When it happens: Severe-stage dementia
Why it happens: If your loved one's sleep-wake cycle doesn't seem too disrupted -- that is, he or she also sleeps at night -- this daytime sleep is likely a function of the toll that the disease is taking (along with other chronic illnesses, if they're present). It may not be sleep at all, but a resting state. Other medical causes can include depression, medication side effects, or another health issue.
What you can do:
Be sure to mention a noticeable increase in sleep to your loved one's doctor in case it's a sign of something correctible, such as a medication.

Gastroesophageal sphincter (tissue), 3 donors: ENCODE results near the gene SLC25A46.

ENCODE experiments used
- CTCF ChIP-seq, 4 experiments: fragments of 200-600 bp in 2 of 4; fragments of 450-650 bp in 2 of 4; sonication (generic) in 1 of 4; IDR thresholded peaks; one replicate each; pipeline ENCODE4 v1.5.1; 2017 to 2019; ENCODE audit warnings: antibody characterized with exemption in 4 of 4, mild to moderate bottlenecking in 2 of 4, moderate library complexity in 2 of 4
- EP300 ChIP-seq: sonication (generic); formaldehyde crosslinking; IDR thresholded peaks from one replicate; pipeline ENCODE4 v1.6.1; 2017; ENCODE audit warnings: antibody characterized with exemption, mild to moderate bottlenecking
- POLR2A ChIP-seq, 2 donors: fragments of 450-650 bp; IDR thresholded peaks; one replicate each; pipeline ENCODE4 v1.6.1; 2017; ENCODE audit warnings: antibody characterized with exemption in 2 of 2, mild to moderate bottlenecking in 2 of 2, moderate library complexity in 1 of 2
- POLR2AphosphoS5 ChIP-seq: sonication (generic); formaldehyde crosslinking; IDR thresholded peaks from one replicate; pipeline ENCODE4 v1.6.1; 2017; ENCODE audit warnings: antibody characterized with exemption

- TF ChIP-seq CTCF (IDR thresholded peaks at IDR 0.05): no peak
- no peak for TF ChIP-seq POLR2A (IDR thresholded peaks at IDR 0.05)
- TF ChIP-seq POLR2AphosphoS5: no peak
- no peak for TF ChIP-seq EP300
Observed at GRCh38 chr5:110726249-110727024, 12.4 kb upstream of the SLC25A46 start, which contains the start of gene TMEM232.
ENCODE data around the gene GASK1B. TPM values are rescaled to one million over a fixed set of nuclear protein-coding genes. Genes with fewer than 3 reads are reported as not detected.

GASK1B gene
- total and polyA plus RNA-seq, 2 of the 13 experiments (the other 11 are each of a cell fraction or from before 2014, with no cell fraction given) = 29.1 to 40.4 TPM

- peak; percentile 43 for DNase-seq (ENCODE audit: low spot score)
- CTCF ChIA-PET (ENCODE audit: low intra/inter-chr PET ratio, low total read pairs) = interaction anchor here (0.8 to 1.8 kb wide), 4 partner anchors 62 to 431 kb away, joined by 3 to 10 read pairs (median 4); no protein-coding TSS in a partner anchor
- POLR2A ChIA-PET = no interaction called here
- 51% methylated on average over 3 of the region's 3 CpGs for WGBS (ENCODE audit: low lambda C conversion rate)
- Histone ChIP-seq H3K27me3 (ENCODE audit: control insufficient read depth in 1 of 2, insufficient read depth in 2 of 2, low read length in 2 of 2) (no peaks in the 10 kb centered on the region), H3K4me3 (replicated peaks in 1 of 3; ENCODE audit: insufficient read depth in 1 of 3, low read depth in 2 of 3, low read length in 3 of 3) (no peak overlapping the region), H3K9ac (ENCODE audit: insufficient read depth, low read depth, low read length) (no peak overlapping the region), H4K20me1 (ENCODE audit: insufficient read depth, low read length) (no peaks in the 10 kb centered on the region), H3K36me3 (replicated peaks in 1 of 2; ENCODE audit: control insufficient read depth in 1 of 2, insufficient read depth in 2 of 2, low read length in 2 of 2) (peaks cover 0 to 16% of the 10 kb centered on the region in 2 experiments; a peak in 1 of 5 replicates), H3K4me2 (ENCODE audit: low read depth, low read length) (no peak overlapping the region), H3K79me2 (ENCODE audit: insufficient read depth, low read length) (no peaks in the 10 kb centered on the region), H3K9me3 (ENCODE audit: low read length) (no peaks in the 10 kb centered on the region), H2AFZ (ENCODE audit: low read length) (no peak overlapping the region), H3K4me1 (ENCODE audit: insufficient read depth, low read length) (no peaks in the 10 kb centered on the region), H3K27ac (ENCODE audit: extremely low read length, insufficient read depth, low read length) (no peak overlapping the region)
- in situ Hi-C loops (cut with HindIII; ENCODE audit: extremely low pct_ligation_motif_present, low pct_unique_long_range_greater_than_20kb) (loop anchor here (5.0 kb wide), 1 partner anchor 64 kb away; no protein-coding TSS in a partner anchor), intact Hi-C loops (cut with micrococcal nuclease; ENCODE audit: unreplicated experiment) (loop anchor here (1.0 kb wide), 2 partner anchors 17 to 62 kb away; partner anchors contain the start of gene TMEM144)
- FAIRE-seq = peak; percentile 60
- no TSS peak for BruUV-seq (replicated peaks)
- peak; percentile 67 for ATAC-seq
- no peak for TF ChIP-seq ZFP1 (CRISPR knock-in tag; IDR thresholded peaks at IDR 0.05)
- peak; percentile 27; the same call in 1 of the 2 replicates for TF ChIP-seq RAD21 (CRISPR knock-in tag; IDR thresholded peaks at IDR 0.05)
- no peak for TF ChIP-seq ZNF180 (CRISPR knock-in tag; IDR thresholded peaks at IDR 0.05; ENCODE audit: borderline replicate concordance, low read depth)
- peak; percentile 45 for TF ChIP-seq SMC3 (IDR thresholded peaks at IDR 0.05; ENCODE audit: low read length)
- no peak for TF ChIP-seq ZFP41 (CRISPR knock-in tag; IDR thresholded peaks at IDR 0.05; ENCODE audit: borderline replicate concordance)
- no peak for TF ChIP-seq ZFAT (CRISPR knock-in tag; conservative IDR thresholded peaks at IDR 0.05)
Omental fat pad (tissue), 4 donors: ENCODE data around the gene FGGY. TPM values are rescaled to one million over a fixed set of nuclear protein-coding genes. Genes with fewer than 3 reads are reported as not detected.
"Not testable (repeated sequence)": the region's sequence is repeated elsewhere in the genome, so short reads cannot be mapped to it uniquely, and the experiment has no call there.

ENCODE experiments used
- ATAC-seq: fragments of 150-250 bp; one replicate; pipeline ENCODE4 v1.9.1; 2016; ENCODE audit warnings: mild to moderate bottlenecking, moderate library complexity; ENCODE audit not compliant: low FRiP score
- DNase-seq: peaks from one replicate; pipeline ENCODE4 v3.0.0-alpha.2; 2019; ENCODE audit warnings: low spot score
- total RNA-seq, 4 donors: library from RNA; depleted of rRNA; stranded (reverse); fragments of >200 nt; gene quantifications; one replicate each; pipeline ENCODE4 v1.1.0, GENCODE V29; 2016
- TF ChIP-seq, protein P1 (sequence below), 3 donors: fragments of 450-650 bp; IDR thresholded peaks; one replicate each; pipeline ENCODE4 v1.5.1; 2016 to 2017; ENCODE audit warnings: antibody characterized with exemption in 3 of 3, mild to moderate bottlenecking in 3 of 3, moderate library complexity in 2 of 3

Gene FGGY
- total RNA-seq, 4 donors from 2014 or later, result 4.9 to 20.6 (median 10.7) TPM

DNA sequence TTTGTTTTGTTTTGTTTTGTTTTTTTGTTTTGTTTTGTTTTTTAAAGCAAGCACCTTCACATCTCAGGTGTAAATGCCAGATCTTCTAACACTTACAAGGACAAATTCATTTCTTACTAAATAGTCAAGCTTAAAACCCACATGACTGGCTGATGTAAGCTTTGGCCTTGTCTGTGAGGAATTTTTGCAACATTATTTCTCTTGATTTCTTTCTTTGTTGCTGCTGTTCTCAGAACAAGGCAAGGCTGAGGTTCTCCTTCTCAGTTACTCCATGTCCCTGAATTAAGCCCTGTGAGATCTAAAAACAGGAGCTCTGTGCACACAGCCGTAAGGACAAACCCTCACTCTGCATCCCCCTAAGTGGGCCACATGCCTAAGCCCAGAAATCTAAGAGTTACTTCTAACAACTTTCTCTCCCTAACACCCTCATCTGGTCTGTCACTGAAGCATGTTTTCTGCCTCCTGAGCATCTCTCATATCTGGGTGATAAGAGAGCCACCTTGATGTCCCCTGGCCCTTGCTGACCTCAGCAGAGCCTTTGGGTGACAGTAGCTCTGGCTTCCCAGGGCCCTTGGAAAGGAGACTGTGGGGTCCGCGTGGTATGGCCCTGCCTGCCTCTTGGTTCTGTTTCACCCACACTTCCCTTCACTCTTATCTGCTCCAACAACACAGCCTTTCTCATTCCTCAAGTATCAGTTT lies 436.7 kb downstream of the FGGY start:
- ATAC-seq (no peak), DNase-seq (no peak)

Don't just give up. It can be hard to communicate with, or know what to say to, a person who seems pretty much sacked-out and unresponsive. But your presence is felt and probably appreciated, so you don't want to leave the person alone constantly. You may also be needed.
Still, don't feel you must be a 24-hour entertainment channel, either. The resting is biologically necessary.
Stop talking when the person seems to shut down, and casually pick up talking when your loved one seems alert again.
If you're concerned about your loved one oversleeping or "zoning out" in the middle of a conversation or activity, try gently rubbing his or her hand. This gentle stimulation may be just rousing enough.